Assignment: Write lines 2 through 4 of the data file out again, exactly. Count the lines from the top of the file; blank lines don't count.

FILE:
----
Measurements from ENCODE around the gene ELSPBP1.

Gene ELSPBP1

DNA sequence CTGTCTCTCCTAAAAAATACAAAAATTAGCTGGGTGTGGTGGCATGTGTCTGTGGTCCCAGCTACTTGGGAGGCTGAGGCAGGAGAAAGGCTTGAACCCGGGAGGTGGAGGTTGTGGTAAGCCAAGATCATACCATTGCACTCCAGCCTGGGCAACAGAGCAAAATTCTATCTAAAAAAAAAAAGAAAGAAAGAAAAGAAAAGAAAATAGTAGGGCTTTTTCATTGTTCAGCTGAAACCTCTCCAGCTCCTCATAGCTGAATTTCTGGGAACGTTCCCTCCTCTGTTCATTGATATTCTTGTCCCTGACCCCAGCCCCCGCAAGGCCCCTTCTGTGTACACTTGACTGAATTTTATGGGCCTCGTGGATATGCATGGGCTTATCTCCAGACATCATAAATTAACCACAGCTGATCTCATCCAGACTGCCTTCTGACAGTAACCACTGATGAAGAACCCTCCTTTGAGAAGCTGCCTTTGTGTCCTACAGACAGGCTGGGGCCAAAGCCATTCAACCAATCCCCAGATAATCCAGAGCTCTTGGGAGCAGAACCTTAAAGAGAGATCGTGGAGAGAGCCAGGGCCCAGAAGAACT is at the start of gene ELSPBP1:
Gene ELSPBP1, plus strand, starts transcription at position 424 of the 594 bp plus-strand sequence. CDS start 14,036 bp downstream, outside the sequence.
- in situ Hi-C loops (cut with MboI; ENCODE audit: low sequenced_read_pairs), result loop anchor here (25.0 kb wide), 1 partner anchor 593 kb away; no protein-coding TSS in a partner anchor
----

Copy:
Gene ELSPBP1

DNA sequence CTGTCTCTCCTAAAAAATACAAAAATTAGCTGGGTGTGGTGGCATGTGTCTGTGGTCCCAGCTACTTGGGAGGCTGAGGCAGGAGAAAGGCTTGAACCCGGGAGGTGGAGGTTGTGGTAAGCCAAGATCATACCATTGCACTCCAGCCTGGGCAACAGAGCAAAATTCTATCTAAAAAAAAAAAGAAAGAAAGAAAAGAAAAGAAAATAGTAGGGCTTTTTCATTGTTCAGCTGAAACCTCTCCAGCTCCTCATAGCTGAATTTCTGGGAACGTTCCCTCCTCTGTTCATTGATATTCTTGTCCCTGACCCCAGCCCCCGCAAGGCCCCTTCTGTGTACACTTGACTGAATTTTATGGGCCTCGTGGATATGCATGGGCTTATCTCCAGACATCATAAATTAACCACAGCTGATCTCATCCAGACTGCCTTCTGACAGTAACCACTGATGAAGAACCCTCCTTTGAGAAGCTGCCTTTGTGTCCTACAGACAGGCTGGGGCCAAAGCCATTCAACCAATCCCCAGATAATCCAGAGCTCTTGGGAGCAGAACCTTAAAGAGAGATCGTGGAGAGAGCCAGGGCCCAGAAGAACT is at the start of gene ELSPBP1:
Gene ELSPBP1, plus strand, starts transcription at position 424 of the 594 bp plus-strand sequence. CDS start 14,036 bp downstream, outside the sequence.